Menlo’s Itching Drug Racks Up Two More Trial Failures, Program Ends
An itching drug that was a key part of the merger of Menlo Therapeutics and Foamix Pharmaceuticals has failed two late-stage studies, leading to a halt on further development of the compound.
The Menlo (NASDAQ: MNLO) drug, serlopitant, was being tested in two Phase 3 clinical trials as a treatment for the itching associated with prurigo nodularis (PN), a skin disorder that causes hard itchy lumps on the skin. The Bridgewater, NJ-based company reported Monday that patients treated with its once-daily pill showed an improvement according to a scale used to assess itching, but not enough to show that the change was statistically significant.
Menlo had also advanced serlopitant into mid-stage testing in psoriasis, but that work is set to wind down. Based on the Phase 3 failure in PN, the company will no longer put any more resources into the drug, CEO David Domzalski said during a conference call with analysts.
The company that is Menlo today was formed by the merger early last month of Israel-based Foamix and Redwood City, CA-based Menlo Therapeutics. The combined company took the Menlo name. Serlopitant was the lead drug candidate of the original Menlo Therapeutics. It had licensed the compound from Merck (NYSE: MRK) in 2012. The small molecule was designed to block neurokinin 1 receptor, a nerve signaling pathway for itching.
Serlopitant’s PN failure comes six weeks it failed a Phase 2 test in pruritus, or itching, of unknown origin. The drug has racked up a string of disappointing clinical trial results, failing also in mid-stage tests for itching associated with atopic dermatitis and for chronic cough.
The merger agreement contemplated a possible PN clinical trial failure. The stock transaction, which resulted in a company majority owned by legacy Foamix shareholders, also includes additional shares contingent on the Phase 3 results. The failure of the Menlo drug in both PN studies means that legacy Foamix shareholders are getting more shares, upping their stake in the combined company to 82 percent. If the drug had succeeded in just one of the Phase 3 tests, those shareholders would have owned 76 percent of the combined company.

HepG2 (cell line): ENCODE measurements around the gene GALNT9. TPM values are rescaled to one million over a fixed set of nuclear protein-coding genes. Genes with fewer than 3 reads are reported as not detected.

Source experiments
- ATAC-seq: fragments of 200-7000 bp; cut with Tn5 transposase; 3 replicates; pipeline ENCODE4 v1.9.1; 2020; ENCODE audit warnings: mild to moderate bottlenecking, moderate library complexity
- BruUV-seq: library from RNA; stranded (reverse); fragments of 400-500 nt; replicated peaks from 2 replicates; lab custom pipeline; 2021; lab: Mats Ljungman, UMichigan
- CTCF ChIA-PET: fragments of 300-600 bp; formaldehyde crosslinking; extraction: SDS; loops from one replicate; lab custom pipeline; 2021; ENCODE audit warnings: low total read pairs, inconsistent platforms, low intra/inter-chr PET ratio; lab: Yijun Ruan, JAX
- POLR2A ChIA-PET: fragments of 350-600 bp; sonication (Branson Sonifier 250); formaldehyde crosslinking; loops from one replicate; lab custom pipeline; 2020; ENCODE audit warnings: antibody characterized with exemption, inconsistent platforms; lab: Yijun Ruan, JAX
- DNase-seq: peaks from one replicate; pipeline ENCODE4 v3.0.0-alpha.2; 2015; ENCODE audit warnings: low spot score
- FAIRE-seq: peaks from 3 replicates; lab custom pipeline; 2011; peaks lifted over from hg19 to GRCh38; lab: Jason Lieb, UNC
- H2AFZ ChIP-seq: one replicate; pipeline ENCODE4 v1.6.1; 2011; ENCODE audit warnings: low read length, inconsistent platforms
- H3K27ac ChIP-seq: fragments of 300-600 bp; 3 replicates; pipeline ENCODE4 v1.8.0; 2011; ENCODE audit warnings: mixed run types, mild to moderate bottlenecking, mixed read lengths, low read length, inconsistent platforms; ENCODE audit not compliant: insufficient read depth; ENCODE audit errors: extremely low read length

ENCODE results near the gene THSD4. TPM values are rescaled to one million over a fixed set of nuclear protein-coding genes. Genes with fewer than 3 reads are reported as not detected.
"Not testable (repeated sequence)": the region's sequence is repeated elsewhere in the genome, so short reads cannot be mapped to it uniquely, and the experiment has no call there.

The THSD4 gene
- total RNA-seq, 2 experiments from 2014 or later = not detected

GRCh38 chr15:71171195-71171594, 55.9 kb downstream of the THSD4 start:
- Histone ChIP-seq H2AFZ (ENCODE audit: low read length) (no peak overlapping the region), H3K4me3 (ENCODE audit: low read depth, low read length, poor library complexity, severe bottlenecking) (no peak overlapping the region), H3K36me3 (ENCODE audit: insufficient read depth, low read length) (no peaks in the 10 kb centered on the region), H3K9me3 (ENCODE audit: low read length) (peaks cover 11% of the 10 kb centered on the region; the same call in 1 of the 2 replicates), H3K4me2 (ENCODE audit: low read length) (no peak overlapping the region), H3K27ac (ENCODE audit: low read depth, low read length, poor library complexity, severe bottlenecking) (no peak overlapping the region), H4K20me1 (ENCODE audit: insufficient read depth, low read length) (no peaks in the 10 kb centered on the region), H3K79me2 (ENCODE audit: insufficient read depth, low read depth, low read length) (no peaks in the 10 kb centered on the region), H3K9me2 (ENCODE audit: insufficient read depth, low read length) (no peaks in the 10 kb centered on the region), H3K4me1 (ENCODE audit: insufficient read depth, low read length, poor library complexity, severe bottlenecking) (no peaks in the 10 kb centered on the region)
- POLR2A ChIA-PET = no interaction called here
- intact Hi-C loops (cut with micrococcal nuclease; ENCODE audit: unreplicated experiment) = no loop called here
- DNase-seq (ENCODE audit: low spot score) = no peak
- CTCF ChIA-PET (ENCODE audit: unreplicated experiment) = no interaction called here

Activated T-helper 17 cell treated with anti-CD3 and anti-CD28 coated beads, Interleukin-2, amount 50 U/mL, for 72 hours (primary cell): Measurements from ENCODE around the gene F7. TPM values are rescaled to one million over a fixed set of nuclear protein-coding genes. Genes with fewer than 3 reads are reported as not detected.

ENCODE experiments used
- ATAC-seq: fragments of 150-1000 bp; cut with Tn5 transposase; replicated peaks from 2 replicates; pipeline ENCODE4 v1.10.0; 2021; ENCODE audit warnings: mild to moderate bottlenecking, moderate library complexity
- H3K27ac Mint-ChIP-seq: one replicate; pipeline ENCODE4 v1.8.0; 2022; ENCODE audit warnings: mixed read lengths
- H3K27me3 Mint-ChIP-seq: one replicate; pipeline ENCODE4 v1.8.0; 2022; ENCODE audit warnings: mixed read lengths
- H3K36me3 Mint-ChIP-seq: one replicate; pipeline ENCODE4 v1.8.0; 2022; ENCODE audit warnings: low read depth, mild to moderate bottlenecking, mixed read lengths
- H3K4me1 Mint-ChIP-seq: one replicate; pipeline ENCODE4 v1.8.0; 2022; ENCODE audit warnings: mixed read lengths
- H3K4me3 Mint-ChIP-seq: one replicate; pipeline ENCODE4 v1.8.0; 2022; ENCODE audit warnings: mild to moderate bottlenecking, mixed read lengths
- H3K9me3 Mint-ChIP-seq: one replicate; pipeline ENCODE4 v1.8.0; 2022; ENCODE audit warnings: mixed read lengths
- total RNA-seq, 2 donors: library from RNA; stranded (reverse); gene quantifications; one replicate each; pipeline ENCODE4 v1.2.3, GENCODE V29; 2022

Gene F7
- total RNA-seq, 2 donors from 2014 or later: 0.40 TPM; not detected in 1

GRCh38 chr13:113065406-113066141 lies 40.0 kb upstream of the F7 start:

The combination of Foamix and Menlo was intended to form a dermatology-focused company with better financial resources. Domzalski contends that the rationale for the merger remains intact. The combined company has a stronger balance sheet than either of its legacy companies had independently, he said on the conference call. Menlo will use those resources to support commercialization of minocycline (Amzeeq), an antibiotic for inflammatory lesions in patients who have moderate-to-severe acne. Foamix launched the topical drug in January. Menlo is also preparing for potential commercialization of FMX103, a minocycline foam developed as a treatment for rosacea. An FDA decision is expected in June. Domzalski said that Menlo has enough cash to carry it until the second quarter of next year.
Frank Vinluan is an Xconomy editor based in Research Triangle Park. You can reach him at firstname.lastname@example.org. Follow @frankvinluan